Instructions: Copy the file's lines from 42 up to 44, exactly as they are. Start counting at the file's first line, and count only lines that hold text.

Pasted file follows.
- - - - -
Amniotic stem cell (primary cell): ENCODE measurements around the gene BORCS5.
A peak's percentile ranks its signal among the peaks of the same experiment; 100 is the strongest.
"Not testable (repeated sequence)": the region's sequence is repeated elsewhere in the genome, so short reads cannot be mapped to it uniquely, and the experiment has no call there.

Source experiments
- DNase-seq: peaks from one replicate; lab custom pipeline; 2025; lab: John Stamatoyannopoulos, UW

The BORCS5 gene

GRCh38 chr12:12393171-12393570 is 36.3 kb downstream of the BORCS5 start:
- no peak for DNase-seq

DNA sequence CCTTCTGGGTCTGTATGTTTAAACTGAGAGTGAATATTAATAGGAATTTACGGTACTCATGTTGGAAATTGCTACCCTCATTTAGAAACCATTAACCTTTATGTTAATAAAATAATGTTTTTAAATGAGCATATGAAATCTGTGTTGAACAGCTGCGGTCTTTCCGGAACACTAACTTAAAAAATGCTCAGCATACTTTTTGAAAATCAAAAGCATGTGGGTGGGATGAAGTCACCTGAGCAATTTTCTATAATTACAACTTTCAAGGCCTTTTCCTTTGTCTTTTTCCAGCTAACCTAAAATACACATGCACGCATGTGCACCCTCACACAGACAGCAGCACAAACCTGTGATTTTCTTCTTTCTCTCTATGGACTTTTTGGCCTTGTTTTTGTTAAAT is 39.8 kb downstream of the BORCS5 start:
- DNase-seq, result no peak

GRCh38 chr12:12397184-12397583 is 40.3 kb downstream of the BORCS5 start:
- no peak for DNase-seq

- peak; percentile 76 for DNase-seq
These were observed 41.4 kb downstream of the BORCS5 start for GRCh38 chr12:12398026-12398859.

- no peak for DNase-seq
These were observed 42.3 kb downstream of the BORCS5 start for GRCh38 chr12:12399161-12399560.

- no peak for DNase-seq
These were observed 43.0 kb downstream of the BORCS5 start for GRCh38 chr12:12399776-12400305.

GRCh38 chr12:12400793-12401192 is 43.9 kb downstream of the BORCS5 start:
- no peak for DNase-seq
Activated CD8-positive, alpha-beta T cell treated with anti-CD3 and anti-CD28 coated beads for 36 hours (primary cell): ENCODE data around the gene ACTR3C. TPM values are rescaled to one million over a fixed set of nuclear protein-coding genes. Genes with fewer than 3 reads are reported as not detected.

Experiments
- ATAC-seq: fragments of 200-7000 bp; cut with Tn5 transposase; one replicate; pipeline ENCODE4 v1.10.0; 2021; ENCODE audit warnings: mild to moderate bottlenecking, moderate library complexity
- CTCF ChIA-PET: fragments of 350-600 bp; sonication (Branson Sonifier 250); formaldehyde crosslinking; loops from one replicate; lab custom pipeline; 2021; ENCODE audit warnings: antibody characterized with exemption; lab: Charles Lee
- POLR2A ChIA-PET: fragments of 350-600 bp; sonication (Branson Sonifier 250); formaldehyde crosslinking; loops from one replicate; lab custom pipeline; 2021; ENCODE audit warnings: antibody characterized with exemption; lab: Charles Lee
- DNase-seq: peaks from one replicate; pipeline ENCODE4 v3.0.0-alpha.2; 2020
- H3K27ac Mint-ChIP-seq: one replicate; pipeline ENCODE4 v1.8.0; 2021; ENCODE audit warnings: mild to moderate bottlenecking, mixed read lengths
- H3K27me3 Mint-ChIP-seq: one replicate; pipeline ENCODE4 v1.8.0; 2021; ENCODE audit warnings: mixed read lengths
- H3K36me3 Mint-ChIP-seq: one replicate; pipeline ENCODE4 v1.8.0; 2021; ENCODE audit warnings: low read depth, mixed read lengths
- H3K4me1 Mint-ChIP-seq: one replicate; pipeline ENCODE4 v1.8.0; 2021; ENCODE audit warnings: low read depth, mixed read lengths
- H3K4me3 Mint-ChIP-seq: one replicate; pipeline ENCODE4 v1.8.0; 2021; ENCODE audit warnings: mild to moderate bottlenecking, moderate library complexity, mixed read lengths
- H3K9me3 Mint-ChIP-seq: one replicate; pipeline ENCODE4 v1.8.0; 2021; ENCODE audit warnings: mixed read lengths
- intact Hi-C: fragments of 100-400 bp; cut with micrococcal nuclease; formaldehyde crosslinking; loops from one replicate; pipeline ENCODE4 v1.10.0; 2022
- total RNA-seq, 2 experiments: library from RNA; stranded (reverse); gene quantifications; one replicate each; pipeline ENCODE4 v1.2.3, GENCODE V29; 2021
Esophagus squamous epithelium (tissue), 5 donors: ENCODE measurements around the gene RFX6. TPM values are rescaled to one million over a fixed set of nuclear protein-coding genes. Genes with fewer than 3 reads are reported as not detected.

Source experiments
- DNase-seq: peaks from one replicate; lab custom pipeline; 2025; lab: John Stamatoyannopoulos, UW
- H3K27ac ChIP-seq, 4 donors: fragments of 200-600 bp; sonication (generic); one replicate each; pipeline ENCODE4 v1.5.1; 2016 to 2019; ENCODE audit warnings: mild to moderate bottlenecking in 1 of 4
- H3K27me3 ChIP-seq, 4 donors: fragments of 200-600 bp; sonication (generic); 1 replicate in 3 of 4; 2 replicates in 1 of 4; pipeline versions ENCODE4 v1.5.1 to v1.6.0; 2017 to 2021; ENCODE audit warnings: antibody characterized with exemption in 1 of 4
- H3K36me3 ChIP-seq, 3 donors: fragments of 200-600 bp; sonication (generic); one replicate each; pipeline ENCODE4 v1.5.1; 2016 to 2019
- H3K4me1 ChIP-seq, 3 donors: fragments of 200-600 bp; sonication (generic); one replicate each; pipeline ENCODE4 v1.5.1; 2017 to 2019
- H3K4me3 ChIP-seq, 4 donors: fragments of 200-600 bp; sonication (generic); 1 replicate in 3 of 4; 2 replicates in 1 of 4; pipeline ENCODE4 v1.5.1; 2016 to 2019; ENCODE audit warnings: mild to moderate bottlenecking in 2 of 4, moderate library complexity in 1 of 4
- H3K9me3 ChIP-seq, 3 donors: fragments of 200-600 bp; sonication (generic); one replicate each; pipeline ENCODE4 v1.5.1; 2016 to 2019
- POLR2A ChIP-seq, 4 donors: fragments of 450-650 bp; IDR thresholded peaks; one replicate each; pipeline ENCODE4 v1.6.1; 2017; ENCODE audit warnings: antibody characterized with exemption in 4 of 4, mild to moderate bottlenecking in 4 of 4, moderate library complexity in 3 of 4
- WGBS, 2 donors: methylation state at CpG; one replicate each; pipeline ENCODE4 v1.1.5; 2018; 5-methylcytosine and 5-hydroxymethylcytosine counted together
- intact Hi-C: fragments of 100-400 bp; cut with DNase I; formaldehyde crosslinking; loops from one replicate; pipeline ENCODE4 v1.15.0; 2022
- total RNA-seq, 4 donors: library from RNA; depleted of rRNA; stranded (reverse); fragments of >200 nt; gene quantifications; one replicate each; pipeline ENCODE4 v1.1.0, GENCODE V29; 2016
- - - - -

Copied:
- H3K4me3 ChIP-seq, 4 donors: fragments of 200-600 bp; sonication (generic); 1 replicate in 3 of 4; 2 replicates in 1 of 4; pipeline ENCODE4 v1.5.1; 2016 to 2019; ENCODE audit warnings: mild to moderate bottlenecking in 2 of 4, moderate library complexity in 1 of 4
- H3K9me3 ChIP-seq, 3 donors: fragments of 200-600 bp; sonication (generic); one replicate each; pipeline ENCODE4 v1.5.1; 2016 to 2019
- POLR2A ChIP-seq, 4 donors: fragments of 450-650 bp; IDR thresholded peaks; one replicate each; pipeline ENCODE4 v1.6.1; 2017; ENCODE audit warnings: antibody characterized with exemption in 4 of 4, mild to moderate bottlenecking in 4 of 4, moderate library complexity in 3 of 4